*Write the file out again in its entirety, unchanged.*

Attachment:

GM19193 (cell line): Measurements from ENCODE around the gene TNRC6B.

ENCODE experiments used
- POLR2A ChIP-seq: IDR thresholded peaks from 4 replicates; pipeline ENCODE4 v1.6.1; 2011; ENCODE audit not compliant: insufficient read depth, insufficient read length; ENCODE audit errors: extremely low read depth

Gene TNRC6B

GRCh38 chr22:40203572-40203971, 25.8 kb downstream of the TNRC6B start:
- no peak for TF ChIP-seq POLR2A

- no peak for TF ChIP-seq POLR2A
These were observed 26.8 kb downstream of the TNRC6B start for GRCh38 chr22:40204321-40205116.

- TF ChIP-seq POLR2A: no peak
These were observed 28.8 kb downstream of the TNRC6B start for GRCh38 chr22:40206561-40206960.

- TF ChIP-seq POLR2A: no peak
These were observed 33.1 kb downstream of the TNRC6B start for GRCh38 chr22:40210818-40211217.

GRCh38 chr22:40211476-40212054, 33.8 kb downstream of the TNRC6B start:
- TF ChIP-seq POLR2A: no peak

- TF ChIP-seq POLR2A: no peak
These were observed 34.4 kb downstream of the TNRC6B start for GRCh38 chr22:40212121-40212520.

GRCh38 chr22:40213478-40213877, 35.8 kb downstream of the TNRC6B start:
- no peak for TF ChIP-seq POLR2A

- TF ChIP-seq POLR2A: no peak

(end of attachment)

GM19193 (cell line): Measurements from ENCODE around the gene TNRC6B.

ENCODE experiments used
- POLR2A ChIP-seq: IDR thresholded peaks from 4 replicates; pipeline ENCODE4 v1.6.1; 2011; ENCODE audit not compliant: insufficient read depth, insufficient read length; ENCODE audit errors: extremely low read depth

Gene TNRC6B

GRCh38 chr22:40203572-40203971, 25.8 kb downstream of the TNRC6B start:
- no peak for TF ChIP-seq POLR2A

- no peak for TF ChIP-seq POLR2A
These were observed 26.8 kb downstream of the TNRC6B start for GRCh38 chr22:40204321-40205116.

- TF ChIP-seq POLR2A: no peak
These were observed 28.8 kb downstream of the TNRC6B start for GRCh38 chr22:40206561-40206960.

- TF ChIP-seq POLR2A: no peak
These were observed 33.1 kb downstream of the TNRC6B start for GRCh38 chr22:40210818-40211217.

GRCh38 chr22:40211476-40212054, 33.8 kb downstream of the TNRC6B start:
- TF ChIP-seq POLR2A: no peak

- TF ChIP-seq POLR2A: no peak
These were observed 34.4 kb downstream of the TNRC6B start for GRCh38 chr22:40212121-40212520.

GRCh38 chr22:40213478-40213877, 35.8 kb downstream of the TNRC6B start:
- no peak for TF ChIP-seq POLR2A

- TF ChIP-seq POLR2A: no peak